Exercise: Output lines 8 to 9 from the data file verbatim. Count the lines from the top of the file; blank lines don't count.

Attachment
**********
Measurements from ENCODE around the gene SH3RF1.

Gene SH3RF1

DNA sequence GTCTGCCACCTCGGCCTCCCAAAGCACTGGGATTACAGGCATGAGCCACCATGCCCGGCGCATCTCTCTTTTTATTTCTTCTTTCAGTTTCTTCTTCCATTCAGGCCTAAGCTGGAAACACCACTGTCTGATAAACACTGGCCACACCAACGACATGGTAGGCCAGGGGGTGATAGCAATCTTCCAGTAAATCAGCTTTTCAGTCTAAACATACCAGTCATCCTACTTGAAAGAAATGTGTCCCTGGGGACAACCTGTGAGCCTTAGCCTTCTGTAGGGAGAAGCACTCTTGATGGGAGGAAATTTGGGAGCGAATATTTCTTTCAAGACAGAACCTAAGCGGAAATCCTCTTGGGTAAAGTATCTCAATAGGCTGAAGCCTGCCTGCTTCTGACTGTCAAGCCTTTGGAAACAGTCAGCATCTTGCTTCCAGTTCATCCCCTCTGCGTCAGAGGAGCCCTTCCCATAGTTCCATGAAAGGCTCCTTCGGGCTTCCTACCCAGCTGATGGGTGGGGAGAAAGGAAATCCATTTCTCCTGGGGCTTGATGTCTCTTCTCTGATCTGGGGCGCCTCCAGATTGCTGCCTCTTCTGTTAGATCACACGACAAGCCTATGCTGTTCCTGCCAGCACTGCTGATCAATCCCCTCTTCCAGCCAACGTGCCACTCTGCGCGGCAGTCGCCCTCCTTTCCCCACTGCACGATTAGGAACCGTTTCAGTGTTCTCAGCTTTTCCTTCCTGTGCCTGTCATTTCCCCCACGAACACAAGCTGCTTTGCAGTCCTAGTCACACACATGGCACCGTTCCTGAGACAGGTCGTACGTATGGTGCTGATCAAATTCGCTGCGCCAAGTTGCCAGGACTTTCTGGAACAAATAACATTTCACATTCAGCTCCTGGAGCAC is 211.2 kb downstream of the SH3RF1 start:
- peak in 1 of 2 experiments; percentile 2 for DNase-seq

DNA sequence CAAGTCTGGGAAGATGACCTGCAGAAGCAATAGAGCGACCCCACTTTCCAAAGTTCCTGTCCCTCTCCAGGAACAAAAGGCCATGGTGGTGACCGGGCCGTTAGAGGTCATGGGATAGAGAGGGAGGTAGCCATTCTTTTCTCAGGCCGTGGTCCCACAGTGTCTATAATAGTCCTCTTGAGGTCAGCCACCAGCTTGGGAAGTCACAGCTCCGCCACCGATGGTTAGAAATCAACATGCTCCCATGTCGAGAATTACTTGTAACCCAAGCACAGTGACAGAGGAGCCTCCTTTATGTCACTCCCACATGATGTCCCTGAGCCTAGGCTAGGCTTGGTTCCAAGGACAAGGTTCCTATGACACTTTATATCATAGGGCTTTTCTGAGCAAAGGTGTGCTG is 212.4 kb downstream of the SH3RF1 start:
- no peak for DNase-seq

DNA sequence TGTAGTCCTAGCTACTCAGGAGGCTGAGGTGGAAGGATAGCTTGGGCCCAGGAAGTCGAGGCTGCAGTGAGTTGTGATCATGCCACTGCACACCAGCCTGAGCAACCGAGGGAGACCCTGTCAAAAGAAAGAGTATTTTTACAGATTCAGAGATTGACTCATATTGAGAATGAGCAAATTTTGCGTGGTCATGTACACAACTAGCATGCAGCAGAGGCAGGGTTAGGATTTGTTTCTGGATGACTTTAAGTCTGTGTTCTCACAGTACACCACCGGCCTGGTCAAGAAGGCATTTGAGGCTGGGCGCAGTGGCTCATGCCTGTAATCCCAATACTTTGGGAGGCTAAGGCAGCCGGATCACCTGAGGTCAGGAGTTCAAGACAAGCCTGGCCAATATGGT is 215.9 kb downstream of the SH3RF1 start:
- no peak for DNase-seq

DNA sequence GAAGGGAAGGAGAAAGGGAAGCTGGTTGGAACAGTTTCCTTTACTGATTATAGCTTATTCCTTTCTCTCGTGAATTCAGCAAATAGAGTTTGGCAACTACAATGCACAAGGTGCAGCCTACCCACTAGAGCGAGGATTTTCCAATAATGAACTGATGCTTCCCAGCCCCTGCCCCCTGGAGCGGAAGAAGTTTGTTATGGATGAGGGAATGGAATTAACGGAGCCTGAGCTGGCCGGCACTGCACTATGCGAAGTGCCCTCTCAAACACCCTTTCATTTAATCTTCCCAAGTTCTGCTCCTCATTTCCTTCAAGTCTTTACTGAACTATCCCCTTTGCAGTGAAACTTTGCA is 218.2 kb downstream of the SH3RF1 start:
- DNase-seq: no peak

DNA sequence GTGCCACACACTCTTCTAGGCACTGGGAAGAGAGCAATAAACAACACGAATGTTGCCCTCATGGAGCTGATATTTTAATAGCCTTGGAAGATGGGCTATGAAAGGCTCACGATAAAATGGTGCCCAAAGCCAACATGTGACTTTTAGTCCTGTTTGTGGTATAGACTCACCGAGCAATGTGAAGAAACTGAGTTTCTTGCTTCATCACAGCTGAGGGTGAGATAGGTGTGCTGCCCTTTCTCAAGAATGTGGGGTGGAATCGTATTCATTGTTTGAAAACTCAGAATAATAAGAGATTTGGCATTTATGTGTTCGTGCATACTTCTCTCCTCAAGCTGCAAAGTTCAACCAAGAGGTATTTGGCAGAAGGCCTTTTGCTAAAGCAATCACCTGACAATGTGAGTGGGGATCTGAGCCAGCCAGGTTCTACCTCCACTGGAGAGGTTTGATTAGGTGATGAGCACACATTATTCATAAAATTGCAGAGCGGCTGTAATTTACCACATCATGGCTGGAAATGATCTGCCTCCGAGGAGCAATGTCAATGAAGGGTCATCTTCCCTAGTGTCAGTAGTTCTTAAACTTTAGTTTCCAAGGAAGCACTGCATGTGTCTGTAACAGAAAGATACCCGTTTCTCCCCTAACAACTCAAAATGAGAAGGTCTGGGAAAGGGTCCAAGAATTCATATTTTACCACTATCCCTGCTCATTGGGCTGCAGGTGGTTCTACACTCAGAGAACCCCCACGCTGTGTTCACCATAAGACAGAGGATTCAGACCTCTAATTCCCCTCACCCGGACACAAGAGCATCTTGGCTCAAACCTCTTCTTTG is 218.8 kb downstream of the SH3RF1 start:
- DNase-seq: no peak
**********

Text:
- no peak for DNase-seq

DNA sequence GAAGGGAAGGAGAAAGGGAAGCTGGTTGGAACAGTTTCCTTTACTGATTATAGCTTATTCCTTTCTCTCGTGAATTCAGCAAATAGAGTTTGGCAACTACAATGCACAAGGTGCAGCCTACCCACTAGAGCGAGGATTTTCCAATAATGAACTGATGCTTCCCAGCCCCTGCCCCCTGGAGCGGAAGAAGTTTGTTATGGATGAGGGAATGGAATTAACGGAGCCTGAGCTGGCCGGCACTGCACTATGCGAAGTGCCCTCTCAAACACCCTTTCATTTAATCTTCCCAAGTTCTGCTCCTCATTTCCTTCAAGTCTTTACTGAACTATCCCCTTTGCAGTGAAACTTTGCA is 218.2 kb downstream of the SH3RF1 start: